I recently discovered an improved, homebrew GameBoy Player for the Nintendo GameCube which removes the input lag and other issues related to the official Nintendo version. Running this requires use of a homebrew project called Swiss. To make a long story short, using one of a collection of specially crafted, corrupt game saves allows booting to Swiss, from which you can load a disc image from any number of media.
My choice of media was a special SD card adapter called SD2SP2. This adapter fits into serial port #2 on the bottom of the GameCube. This serial port is only present on early models of the GameCube, as Nintendo never released any device that used that port and thus it was removed for cost savings reasons on later models. So, which model did I have? Well, also present on early model units is a digital video out connector, which I had on mine. This led me to believe I had the model that had all of the ports, including the critical serial port #2.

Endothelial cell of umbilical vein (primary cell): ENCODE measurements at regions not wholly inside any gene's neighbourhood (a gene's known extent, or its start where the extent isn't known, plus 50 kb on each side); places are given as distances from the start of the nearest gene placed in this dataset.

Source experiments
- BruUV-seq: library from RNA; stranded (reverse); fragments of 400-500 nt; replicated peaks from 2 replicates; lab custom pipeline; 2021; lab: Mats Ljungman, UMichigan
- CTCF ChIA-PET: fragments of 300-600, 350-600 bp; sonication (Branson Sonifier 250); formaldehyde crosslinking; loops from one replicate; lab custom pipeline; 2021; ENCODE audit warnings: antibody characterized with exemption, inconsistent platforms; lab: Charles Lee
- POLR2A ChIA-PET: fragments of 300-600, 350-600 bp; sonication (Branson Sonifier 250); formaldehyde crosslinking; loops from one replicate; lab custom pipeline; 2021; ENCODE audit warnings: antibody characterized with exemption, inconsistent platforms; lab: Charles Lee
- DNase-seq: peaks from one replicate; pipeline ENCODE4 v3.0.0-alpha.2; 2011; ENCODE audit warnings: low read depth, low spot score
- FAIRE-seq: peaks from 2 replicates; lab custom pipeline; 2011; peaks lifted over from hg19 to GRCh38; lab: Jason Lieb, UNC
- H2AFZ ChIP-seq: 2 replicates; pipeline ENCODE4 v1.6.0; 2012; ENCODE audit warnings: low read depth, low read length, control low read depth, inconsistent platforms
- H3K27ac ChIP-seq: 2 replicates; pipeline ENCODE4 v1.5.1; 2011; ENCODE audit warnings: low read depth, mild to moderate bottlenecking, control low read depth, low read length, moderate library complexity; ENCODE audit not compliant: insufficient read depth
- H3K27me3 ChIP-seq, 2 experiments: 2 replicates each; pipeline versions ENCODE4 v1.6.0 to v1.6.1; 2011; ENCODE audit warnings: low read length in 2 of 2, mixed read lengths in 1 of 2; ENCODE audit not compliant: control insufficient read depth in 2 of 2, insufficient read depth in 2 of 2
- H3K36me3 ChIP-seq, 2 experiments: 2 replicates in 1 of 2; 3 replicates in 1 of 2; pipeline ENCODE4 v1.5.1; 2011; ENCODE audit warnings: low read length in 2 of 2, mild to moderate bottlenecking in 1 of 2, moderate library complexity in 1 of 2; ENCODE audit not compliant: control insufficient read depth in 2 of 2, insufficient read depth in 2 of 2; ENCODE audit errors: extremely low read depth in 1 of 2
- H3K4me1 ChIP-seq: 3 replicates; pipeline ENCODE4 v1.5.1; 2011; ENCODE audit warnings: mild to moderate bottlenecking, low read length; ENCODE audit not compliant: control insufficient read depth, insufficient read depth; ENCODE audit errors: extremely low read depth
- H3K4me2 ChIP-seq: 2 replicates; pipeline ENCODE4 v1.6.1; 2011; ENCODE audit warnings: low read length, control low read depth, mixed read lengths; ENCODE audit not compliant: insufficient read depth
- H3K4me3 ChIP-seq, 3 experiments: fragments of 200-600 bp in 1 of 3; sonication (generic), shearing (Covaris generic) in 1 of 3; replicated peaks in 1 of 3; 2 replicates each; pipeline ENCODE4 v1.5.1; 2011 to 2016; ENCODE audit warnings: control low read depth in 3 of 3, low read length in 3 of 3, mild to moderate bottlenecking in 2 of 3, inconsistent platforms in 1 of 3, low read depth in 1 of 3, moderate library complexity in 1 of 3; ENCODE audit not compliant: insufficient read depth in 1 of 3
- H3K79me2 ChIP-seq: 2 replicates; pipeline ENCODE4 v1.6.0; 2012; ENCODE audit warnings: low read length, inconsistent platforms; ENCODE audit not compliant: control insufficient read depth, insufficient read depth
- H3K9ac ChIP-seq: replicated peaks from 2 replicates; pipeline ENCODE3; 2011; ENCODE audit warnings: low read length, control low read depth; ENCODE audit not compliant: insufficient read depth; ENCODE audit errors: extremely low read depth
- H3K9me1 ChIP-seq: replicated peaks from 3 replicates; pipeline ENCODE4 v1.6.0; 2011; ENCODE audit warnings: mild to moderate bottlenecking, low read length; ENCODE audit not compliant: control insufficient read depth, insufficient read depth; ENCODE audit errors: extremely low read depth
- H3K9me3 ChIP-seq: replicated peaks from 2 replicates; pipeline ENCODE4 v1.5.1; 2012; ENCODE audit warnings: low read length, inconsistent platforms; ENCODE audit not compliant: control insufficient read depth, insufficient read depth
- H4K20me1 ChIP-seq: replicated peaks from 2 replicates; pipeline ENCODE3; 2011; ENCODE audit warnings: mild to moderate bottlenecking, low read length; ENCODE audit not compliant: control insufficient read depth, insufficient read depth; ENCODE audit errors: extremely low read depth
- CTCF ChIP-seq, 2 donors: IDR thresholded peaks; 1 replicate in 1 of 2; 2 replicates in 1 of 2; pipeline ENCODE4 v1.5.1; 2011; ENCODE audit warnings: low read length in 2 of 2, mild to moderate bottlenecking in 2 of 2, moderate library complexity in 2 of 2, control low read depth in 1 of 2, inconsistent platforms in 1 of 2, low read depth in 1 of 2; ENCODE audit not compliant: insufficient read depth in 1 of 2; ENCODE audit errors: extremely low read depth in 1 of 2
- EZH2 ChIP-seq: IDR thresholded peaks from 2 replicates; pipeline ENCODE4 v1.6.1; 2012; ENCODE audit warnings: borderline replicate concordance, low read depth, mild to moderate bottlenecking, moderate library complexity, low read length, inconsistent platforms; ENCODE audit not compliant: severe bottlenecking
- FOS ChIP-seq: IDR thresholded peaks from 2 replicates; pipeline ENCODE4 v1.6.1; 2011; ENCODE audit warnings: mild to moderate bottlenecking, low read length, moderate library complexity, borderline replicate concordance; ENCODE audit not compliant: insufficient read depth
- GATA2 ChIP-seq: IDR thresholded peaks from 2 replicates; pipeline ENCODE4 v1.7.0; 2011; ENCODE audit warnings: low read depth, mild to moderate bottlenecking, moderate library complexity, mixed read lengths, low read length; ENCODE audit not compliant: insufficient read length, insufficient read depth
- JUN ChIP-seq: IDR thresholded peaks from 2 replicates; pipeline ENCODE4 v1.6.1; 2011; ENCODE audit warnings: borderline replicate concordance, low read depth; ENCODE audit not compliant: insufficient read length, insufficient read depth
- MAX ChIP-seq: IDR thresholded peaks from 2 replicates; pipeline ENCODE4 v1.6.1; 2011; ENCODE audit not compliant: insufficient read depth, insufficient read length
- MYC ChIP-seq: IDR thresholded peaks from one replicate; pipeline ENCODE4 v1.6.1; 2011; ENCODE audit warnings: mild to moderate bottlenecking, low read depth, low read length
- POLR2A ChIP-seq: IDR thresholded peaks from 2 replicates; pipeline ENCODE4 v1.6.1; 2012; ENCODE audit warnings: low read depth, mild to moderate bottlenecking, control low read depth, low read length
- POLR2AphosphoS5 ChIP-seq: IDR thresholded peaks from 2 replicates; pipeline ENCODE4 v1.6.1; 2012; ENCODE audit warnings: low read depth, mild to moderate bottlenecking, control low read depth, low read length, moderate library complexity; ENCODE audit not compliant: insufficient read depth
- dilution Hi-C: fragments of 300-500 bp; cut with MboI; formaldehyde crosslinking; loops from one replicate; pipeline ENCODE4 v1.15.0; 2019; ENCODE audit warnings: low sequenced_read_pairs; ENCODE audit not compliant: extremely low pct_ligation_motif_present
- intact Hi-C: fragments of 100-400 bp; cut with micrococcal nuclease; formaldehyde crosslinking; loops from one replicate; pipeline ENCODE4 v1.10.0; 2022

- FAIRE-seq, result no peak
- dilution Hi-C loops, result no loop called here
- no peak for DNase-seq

Unlike most of my modding, I did not take photos along the way, except for the two photos of the finished console. So, I have included some pertinent photos from the sources I used for the mods I implemented. Credit/links are given at the end of the article. These photos are not mine and all rights are reserved by the persons responsible for the articles.